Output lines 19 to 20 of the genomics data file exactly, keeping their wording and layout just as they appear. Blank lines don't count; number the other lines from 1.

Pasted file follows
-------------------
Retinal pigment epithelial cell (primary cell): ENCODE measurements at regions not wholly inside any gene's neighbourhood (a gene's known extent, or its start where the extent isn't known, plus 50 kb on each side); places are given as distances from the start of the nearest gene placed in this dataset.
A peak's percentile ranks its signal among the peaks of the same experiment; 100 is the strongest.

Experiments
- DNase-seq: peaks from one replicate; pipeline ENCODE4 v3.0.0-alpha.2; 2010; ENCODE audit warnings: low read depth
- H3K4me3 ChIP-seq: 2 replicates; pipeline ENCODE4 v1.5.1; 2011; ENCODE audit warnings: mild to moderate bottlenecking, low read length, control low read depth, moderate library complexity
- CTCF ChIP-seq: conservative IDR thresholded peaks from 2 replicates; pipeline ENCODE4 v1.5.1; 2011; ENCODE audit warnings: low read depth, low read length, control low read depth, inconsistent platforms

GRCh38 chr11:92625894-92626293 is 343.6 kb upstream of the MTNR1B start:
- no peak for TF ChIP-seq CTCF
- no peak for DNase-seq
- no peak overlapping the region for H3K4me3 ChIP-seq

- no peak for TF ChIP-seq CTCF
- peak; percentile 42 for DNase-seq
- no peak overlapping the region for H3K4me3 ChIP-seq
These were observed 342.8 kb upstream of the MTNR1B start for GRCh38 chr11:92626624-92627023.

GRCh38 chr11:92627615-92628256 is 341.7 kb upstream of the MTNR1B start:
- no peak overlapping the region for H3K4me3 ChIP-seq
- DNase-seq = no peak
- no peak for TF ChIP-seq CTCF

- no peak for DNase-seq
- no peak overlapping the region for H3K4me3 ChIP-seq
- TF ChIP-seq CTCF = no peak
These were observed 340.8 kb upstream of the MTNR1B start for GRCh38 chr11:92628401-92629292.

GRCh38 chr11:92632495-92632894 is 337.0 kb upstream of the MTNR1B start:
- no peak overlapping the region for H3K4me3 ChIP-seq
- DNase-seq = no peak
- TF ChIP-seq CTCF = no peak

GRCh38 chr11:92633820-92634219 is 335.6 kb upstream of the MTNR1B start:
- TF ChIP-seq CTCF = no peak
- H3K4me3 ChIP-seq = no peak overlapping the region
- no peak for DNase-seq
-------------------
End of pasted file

- no peak for DNase-seq
- no peak overlapping the region for H3K4me3 ChIP-seq